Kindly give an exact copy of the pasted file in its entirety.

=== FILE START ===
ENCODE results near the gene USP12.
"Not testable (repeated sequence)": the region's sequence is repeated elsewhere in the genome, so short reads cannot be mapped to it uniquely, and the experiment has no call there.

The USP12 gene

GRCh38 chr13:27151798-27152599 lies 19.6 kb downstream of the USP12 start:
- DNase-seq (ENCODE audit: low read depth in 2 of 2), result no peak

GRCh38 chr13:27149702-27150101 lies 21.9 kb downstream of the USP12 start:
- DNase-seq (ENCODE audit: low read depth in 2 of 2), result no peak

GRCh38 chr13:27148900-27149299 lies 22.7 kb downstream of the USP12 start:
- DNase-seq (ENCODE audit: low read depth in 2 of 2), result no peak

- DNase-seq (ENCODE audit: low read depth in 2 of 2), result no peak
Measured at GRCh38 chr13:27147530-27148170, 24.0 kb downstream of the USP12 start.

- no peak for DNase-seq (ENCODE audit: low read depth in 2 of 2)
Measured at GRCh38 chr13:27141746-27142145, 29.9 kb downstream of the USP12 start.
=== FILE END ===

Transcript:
ENCODE results near the gene USP12.
"Not testable (repeated sequence)": the region's sequence is repeated elsewhere in the genome, so short reads cannot be mapped to it uniquely, and the experiment has no call there.

The USP12 gene

GRCh38 chr13:27151798-27152599 lies 19.6 kb downstream of the USP12 start:
- DNase-seq (ENCODE audit: low read depth in 2 of 2), result no peak

GRCh38 chr13:27149702-27150101 lies 21.9 kb downstream of the USP12 start:
- DNase-seq (ENCODE audit: low read depth in 2 of 2), result no peak

GRCh38 chr13:27148900-27149299 lies 22.7 kb downstream of the USP12 start:
- DNase-seq (ENCODE audit: low read depth in 2 of 2), result no peak

- DNase-seq (ENCODE audit: low read depth in 2 of 2), result no peak
Measured at GRCh38 chr13:27147530-27148170, 24.0 kb downstream of the USP12 start.

- no peak for DNase-seq (ENCODE audit: low read depth in 2 of 2)
Measured at GRCh38 chr13:27141746-27142145, 29.9 kb downstream of the USP12 start.